Editor:

Ordinarily I don't respond to inflammatory, uninformed and mean-sounding articles, letters-to-the-editor and like communications. But, lest half-truth becomes the "Big Lie" I rise but briefly to that alarm posed by Kirpal Johnson ("GATT is all about money" Dec. 1).

1. In the first place, though "free trade" is not always "fair trade," the world has had enough experience (and sanity) since the close of the 17th century, particularly since the abolition of the infamous Corn Laws in England in 1846, to opt for an expression of market tendencies, when possible, over Merchantilism.

2. The GATT and its predecessors, running all the way back to the creation of the Reciprocal Trade Agreements Act of 1934 by the Franklin Roosevelt administration under the leadership of Cordell Hull, while imperfect, have made possible along with Mr. Johnson's ". nefarious World Bank and International Monetary Fund" an economic, yet political and social environment, where a vast majority of the world's citizenry can be wealthier even happier.

3. Indeed, economic maldistribution, environmental pollution, health and safety hazards, etc. always pose as problems when change occurs. Particularly have these issues been more noticeable in the past 50 years during the technological, biological and chemical "revolutions" we have witnessed. Yet a releasing of the genie does not preordain bad outcomes, as implied by Johnson and like alarmists. Mankind and its institutions still hold the upper hand, have the final word.

4. If one looks at the record, those countries with higher economic development and freer commerce generally have better records on environment, health and human welfare. Closed societies such as modern Iran are certainly not to be emulated; not as a country, nor as regional model for the world. Poor, nontrading countries are worse models.

5. It is always easy to use scapegoats and emotional terminology such as "nonelected, nondemocratic bureaucrats" (how did she miss the term "mindless"?) to divert attention. Again, it is not free trade, nor the WTO, which comprise the problem; it is the objectives and will of those behind national institutions (not international) that pose the real obstacle.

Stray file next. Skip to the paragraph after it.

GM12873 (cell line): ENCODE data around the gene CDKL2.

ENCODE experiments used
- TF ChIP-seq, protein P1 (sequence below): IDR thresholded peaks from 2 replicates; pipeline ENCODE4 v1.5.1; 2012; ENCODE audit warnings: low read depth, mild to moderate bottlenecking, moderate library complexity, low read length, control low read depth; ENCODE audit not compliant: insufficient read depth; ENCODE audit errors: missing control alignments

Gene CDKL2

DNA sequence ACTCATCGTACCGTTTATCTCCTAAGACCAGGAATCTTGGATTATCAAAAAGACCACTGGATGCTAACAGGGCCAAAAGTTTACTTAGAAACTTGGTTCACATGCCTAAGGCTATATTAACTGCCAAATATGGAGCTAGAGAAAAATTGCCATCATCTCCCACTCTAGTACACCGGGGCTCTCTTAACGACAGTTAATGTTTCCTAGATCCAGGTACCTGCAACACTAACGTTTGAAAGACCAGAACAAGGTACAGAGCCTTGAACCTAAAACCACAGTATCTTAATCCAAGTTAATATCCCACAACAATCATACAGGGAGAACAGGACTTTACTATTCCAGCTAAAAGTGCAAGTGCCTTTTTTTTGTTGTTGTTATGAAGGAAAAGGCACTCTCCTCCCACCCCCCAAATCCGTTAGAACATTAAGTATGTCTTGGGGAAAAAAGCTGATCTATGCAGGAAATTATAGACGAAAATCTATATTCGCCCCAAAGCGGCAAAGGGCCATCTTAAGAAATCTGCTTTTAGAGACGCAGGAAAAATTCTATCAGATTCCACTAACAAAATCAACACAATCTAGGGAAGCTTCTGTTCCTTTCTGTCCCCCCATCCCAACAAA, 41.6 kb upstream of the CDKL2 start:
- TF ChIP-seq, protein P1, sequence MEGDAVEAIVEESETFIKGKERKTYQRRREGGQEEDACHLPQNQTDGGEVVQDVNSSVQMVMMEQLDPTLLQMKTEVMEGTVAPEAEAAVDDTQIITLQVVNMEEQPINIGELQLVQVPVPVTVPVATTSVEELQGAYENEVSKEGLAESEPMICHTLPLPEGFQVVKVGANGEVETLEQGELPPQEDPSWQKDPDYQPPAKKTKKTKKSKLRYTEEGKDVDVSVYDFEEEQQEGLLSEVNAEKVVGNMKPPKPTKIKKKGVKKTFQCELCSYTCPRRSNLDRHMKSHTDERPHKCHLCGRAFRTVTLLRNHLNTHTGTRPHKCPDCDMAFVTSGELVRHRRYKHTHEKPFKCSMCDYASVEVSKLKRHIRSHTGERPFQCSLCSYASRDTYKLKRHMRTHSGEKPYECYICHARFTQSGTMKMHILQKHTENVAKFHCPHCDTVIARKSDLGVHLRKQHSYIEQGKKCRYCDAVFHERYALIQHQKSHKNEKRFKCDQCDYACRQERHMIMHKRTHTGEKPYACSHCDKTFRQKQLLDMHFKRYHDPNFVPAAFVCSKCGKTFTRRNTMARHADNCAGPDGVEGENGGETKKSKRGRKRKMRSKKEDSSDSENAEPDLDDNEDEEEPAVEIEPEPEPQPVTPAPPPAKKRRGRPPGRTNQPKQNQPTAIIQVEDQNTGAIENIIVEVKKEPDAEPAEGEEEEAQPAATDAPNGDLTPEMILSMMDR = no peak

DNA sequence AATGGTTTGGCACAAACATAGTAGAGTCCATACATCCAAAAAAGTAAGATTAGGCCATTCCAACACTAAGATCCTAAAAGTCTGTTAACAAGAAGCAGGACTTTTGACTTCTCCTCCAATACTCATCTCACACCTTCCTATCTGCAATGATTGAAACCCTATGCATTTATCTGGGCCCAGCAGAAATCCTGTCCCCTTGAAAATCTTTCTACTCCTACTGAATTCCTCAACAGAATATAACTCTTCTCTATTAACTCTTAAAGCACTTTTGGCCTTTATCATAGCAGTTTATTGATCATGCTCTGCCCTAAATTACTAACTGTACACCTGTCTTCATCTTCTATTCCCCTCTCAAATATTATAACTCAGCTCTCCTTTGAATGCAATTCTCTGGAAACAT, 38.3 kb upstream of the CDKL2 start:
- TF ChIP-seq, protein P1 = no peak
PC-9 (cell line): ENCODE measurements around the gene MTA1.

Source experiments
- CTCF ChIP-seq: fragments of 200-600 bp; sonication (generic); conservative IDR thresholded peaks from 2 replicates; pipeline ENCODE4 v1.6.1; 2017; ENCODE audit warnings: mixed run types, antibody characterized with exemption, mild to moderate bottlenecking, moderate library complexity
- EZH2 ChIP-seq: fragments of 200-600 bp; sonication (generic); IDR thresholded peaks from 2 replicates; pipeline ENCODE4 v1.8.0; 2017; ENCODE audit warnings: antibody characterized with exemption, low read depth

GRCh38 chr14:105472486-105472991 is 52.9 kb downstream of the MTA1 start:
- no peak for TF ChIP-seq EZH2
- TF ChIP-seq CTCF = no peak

6. As a final dig at Mr. Johnson, I bet the sum of a Powerball lottery ticket that he hasn't experienced life as a subsistence farmer. If so, he wouldn't lament them being affected "adversely." Let me hurry to explain. My origins were in subsistence farming. I spent the first part of my life as a "peasant type." I would venture that at least 90 percent of all such people, like myself, would choose to be released from the drudgery and boredom of rural, as well as urban, squalor. One avenue not the only one is through economic progress and unfettered commerce, with due care and regulation as to minimum health, safety and environmental considerations. Human beings have made this one world; we must now figure out how to sustain ourselves at the current and/or higher levels of welfare. The alternatives are factionalism and a Bosnian future for all. Hooray! Now that the U.S. has had the wisdom and self-interest to approve the GATT.

Jimmye S. Hillman

Agricultural and Resource Economics Professor Emeritus

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